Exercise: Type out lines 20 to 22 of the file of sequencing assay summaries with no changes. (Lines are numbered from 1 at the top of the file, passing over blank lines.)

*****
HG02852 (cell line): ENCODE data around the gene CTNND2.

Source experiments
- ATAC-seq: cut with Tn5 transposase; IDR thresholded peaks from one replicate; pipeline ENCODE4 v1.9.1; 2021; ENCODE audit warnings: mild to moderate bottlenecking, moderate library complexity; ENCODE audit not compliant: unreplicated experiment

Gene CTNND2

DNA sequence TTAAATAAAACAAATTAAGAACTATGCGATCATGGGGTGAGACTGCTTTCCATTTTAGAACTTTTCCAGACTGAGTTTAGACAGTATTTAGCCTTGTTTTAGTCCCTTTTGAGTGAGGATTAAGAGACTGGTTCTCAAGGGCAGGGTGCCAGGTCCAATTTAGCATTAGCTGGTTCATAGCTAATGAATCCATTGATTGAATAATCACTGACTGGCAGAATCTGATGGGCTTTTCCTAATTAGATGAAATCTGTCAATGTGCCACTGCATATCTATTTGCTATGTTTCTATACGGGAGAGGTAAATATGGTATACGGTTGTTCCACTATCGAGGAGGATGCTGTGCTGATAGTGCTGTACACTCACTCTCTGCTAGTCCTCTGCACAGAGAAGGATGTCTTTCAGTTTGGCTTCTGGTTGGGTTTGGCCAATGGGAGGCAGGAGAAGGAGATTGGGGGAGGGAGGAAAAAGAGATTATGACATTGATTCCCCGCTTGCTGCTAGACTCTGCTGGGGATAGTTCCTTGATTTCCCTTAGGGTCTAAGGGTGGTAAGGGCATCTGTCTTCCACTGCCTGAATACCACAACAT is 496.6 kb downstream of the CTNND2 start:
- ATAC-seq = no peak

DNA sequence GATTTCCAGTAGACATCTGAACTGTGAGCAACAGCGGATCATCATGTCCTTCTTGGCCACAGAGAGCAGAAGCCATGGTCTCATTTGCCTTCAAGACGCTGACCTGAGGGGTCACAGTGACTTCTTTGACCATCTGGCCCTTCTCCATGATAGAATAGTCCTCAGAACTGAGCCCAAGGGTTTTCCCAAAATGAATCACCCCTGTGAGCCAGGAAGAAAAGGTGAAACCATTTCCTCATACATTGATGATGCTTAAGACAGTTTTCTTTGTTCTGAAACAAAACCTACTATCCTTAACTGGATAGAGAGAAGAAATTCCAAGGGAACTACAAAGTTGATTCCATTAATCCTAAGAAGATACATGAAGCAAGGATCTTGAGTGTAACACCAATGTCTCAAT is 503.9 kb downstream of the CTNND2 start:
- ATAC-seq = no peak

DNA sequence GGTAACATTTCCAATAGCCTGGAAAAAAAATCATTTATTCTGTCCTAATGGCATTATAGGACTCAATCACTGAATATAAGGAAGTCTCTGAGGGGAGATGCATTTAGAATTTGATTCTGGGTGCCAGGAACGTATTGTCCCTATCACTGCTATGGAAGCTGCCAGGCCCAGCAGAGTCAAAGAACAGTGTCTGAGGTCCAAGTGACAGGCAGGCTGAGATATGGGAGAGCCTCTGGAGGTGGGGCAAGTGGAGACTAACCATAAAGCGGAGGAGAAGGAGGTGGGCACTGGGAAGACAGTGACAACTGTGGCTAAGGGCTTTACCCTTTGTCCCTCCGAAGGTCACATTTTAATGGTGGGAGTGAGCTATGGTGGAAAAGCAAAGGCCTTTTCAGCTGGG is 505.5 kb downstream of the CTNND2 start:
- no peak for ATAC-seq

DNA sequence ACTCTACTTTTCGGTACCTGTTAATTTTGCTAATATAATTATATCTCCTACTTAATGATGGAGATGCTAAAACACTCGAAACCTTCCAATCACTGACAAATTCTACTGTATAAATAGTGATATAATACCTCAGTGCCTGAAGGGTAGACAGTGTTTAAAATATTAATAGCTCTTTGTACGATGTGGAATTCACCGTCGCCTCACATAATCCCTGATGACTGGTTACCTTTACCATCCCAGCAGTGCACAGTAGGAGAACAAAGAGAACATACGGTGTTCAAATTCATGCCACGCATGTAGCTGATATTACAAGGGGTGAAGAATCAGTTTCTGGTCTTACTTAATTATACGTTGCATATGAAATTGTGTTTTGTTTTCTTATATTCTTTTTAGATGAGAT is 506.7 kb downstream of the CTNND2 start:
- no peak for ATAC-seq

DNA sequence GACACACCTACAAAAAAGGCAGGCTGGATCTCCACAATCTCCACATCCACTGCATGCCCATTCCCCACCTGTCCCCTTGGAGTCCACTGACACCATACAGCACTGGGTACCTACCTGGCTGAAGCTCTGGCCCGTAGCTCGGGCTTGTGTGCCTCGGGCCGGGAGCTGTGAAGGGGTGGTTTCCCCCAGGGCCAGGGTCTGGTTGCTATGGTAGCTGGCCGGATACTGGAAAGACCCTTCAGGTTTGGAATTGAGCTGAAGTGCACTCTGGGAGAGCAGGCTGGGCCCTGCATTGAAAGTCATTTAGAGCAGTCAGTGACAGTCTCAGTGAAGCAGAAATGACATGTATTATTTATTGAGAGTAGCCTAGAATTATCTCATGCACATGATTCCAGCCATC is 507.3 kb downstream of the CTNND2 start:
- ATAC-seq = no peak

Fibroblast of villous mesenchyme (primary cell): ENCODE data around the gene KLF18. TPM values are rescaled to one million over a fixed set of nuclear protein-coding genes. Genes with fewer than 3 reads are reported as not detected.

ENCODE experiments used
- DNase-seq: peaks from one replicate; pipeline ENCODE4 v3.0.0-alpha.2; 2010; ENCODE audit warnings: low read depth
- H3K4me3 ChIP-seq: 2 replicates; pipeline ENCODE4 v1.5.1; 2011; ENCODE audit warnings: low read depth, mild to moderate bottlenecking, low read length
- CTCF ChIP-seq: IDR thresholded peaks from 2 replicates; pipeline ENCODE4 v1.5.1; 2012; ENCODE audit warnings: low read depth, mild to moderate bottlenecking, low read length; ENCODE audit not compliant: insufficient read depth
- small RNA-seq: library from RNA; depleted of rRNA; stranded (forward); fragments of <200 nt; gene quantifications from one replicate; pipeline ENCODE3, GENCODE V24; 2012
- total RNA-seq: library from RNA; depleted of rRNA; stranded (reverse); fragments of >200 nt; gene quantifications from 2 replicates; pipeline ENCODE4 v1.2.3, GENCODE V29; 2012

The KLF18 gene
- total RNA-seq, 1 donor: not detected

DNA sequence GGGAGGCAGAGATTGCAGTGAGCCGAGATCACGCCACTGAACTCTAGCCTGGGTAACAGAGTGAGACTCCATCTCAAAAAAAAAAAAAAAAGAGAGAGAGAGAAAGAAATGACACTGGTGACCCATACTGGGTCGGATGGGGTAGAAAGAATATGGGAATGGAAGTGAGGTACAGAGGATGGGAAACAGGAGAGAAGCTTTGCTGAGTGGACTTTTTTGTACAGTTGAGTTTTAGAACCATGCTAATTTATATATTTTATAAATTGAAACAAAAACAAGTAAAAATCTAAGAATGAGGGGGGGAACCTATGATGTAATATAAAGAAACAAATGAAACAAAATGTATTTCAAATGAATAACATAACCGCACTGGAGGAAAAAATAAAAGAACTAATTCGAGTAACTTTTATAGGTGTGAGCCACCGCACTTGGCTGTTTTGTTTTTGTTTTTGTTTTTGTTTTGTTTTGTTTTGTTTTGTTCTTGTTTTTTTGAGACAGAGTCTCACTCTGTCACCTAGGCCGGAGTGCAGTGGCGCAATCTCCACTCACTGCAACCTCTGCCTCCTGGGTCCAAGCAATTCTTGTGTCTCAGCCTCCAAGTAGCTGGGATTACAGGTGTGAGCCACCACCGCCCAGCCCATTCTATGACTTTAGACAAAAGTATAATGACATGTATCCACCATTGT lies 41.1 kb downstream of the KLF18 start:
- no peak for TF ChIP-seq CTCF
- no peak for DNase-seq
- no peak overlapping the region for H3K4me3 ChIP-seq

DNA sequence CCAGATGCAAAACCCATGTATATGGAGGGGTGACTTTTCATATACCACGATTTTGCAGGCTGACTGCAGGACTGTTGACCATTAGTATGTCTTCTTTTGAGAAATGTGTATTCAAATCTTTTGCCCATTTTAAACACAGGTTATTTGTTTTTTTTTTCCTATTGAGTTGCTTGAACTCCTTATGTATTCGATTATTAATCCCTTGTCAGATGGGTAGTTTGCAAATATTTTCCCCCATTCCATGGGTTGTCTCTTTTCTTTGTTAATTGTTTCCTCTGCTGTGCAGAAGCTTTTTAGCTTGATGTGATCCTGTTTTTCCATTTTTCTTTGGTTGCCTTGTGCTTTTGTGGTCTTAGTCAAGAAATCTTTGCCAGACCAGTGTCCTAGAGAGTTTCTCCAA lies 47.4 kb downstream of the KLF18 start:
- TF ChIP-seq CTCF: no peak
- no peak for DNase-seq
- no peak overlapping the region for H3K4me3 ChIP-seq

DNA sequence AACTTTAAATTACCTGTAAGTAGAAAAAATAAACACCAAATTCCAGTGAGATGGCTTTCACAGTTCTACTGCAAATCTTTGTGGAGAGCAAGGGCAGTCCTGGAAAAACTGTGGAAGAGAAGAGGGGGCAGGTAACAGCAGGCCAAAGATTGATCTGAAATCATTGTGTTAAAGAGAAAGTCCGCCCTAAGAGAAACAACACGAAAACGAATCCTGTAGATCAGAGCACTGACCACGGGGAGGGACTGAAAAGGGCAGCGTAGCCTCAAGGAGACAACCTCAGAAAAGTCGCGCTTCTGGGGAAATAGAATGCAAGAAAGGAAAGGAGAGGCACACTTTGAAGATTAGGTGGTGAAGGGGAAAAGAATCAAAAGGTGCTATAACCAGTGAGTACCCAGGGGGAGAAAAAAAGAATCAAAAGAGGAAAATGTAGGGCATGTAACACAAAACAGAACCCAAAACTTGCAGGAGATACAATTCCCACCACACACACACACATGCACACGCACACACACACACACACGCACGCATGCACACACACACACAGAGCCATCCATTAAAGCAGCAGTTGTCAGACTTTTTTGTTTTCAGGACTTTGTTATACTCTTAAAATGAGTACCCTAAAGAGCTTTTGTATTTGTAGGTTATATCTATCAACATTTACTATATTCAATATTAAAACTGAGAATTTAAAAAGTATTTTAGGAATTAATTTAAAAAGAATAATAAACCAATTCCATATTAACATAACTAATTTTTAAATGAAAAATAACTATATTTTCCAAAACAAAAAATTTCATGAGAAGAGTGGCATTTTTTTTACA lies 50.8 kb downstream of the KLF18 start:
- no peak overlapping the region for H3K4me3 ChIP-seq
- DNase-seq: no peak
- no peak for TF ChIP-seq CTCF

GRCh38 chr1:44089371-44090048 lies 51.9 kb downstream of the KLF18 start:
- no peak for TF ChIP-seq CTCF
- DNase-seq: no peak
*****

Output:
- small RNA-seq: library from RNA; depleted of rRNA; stranded (forward); fragments of <200 nt; gene quantifications from one replicate; pipeline ENCODE3, GENCODE V24; 2012
- total RNA-seq: library from RNA; depleted of rRNA; stranded (reverse); fragments of >200 nt; gene quantifications from 2 replicates; pipeline ENCODE4 v1.2.3, GENCODE V29; 2012

The KLF18 gene